Evidence suggesting that high intake of fluoride provokes nephrolithiasis in tribal populations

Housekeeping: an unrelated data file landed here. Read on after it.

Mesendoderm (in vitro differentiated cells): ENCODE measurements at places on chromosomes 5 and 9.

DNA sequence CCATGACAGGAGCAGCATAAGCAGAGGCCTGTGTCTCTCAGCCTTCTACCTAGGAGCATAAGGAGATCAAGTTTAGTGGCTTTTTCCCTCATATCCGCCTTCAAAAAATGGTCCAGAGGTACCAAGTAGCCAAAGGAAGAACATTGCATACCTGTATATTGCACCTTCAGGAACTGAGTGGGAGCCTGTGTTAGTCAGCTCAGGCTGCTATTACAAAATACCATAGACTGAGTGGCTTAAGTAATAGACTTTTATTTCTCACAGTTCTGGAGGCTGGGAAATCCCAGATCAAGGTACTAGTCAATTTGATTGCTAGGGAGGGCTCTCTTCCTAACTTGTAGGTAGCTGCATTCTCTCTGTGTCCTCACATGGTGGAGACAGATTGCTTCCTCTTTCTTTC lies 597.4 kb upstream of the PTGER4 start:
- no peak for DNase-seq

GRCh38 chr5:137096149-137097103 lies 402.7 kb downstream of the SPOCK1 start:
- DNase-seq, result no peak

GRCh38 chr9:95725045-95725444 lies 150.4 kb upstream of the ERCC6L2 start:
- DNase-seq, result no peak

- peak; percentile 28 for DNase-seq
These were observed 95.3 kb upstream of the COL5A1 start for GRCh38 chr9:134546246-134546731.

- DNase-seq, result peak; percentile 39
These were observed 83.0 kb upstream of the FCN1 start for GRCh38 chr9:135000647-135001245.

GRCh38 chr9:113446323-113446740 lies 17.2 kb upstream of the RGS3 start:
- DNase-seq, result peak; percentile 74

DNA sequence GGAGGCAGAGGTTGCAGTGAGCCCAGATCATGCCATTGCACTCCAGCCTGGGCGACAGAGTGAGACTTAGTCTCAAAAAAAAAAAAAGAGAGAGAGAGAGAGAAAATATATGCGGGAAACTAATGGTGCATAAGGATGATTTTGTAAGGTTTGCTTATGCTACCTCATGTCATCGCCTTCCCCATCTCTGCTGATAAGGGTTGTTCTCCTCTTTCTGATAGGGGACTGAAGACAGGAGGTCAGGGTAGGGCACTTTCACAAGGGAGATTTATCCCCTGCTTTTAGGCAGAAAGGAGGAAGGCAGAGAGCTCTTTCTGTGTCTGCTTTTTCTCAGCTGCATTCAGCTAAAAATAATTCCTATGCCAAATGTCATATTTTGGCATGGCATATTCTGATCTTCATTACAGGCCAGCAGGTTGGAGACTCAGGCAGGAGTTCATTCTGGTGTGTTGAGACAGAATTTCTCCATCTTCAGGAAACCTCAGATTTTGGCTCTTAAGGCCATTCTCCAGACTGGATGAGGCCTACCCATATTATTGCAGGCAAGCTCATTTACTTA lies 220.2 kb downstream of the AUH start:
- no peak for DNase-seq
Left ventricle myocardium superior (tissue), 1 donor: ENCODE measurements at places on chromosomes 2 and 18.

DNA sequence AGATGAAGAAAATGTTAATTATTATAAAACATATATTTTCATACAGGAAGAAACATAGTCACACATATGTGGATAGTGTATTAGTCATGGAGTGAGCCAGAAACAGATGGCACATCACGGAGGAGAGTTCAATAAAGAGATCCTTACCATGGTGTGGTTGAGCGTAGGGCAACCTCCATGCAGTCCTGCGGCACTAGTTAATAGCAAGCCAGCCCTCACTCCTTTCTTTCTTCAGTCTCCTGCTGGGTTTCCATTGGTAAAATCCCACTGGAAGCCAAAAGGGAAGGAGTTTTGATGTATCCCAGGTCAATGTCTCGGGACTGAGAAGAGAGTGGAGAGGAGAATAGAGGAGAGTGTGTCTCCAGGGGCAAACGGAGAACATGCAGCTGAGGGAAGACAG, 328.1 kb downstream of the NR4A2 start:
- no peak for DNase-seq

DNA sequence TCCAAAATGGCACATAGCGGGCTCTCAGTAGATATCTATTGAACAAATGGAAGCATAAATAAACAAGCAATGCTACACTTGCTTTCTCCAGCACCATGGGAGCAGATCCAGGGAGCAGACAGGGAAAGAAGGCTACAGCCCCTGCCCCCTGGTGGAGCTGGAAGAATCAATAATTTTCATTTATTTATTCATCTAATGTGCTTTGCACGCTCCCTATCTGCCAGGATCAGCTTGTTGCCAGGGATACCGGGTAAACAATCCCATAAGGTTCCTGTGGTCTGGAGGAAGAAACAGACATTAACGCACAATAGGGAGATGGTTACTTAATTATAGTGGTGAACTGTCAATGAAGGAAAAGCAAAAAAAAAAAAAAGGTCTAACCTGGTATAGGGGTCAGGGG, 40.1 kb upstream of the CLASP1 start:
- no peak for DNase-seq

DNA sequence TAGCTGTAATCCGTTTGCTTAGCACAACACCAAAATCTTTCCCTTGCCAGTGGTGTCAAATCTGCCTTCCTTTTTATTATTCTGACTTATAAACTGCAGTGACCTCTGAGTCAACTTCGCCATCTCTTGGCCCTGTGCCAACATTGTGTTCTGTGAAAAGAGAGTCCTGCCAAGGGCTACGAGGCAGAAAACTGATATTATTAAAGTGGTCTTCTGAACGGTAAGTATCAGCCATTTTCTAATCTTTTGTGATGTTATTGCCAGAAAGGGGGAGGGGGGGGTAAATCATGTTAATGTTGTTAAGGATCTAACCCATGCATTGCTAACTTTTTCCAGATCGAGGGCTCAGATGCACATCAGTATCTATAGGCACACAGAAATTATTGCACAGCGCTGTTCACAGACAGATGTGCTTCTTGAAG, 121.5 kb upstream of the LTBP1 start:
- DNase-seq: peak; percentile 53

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The present study was designed to evaluate the role of fluoride in urolithiasis in humans. Two areas were selected for this purpose, a fluoride endemic area (EA) and a fluoride non-endemic area (NEA). The prevalence of uroliathiasis was 4.6 times higher in EA than in NEA. Furthermore, the prevalence was almost double in subjects with fluorosis than without fluorosis in the endemic area. No relationship was observed between urolithiasis and the duration of fluorosis. The fluoride levels in drinking water ranged from 3.5 to 4.9 ppm in EA and subjects from this area excreted more fluoride. A comparison of normal subjects (NS) from EA and NEA revealed that endemic subjects tend to have slightly higher mean serum thiobarbituric acid reactive substance (TBAR) levels and excrete more oxalate and fluoride than their non-endemic counterparts. The urinary stone formers (SF) from the two areas showed a similar tendency, though again the difference was not significant. Citrate excretion in SF was almost normal in the EA, but NEA SF had significantly lower excretion levels. Urinary stones from endemic patients had higher fluoride, oxalate and calcium levels than those from non-endemic patients. In vitro studies suggested that fluoride did not influence the heterogonous mineralization of calcium oxalate. In conclusion, the data suggest that fluoride in vivo may behave as a mild promoter of urinary stone formation by (a) excretion of insoluble calcium fluoride, (b) increasing oxalate excretion and (c) mildly increasing the oxidative burden.
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